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Relatively speaking A 54-page manuscript by German-born theoretical physicist Albert Einstein (1879-1955), which was crucial in the development of the theory of relativity, goes under the hammer in Paris this month.

Written between June 1913 and early 1914 with his lifelong friend, the Swiss engineer Michele Besso and described as “the most valuable Einstein manuscript ever offered at auction”, the manuscript is expected to make €2-€3m.

The manuscript goes on sale on November 23.

Above The manuscript is expected to make 2-3m

Time lord The 1½in silver pocket watch Oliver Cromwell had with him in 1650 during his New Model Army campaign in Ireland has been rediscovered. The unrecognised mid-17th century fob was spotted at a sale by Cambridge dealer Martyn Downer whose lockdown research established it as the long-lost timepiece Cromwell had given to John Blackwell, his deputy treasurer-at-war, during the siege of Clonmel. The watch was made by William

Above Oliver Cromwell’s watch has resurfaced

Clay whose business was in King Street, Westminster, where Cromwell moved to in 1647. As a Puritan, Cromwell owned few possessions and, after the restoration of the monarchy, his name was in such ill repute that most possessions were dispersed or destroyed.

Downer said: “The watch has been mentioned over the years but no one knew its whereabouts. I saw it at an auction in the north of the country and it seemed to go unnoticed. What I bought it for was low, even if it hadn’t had the Cromwell connection – these sleepers are out there.”

Pleasure dome Ghanaian-British architect Sir David Adjaye OBE has been chosen as the designer of a new exhibition space for rarely-seen paintings and drawings by the American artist Jean-Michel Basquiat (1960-1988).

Game girl The V&A has pledged its support for women in photography by announcing a new curatorial programme. The Parasol Foundation Women in Photography Project, funded by the online gaming billionaire Ruth Monicka Parasol, will see a new curatorial post, research and public displays.

Jean-Michel Basquiat: King Pleasure, opens on April 9, 2022 at New York’s landmark Starrett-Lehigh Building in West Chelsea.

In recognition of The Parasol Trust’s support, the V&A’s gallery 97 of contemporary photography, will be named after it. Gibraltarbased Parasol is an American born entrepreneur and lawyer who founded PartyGaming in 1997. Above The V&A’s gallery 97 is home to contemporary photography Above Jean-Michel Basquiat 1982, © 1983 Van Der Z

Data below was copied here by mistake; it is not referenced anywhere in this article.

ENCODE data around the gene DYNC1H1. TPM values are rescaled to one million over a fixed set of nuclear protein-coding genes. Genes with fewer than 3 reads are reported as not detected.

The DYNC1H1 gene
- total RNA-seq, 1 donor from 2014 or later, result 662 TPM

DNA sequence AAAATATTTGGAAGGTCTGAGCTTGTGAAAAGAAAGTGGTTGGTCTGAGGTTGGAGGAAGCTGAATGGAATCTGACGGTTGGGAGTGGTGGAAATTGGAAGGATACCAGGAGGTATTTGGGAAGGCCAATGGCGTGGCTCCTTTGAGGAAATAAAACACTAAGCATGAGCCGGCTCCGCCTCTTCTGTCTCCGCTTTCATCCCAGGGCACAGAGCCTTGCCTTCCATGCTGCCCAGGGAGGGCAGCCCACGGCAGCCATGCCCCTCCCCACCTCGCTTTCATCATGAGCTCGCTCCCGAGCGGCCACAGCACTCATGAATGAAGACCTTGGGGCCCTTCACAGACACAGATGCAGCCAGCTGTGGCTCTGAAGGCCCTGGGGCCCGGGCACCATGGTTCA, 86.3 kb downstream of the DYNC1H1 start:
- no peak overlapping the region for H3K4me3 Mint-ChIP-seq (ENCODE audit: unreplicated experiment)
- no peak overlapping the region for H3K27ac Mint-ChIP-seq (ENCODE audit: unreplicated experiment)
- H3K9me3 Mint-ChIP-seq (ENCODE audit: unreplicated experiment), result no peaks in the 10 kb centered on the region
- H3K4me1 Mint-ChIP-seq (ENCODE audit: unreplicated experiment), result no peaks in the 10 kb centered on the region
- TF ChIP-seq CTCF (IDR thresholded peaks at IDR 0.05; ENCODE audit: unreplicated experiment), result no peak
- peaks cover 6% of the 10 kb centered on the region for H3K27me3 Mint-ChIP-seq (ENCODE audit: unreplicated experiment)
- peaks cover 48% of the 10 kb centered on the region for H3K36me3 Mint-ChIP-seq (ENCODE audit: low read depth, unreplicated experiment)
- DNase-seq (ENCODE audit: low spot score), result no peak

Since his death from an overdose at 27, Basquiat has been the subject of countless exhibitions, with Untitled becoming his most expensive work to sell at auction in 2017 when it achieved $110.5m. His sisters, Lisane Basquiat and Jeanine Heriveaux, who run the Jean-Michel Basquiat Estate with their stepmother, Nora Fitzpatrick, came up with the idea for a new exhibition space during lockdown.

30 seconds with... TV archaeologist and British Museum curator Jago Cooper, who is the new director of the Sainsbury Centre at the University of East Anglia in Norwich In your travels is there a material culture you are most drawn to? One of my favourite things about travelling around the world is spending time in local museums and immersing myself in the histories and stories of pieces on display. One of my favourite places for this is the south Asian country of Nepal, with its spellbinding textiles and stonework connecting the rich and diverse cultural traditions from across Asia.

What was the last exhibition you visited and how was it? The very last exhibition I saw was Anish Kapoor Painting (at Modern Art Oxford until February 13 next year) which didn’t include many antiques but quite a lot of giant body parts that were very powerfully visceral to be around.

What do you like most about the Sainsbury Centre’s collection? There are so many wonderful works at the Sainsbury Centre but, in a Desert Island Discs kind of way, I think it would be hard to look past Henry Moore’s bronze reclining figure. Positioned outside as a welcoming greeting to the Sainsbury Centre, it creates that foundational link between object, visitor, designed space and landscape. I think it has a dynamism that is timeless – forever changing through the seasons of the year and the shadows of every day.

How will museums look in 50 years? A good museum is a place where people want to spend time and is welcoming. It should intrigue, inform and inspire. As such, the museum experience in 50 years will be just as diverse and varied as today. The role of digital and virtual experiences will increase but the human desire to spend time with works that encapsulate the wonderment of humanity and creative achievement will always remain. For more details on current and upcoming exhibitions go to

Above A Henry Moore sculpture at the Sainsbury Centre, Norwich


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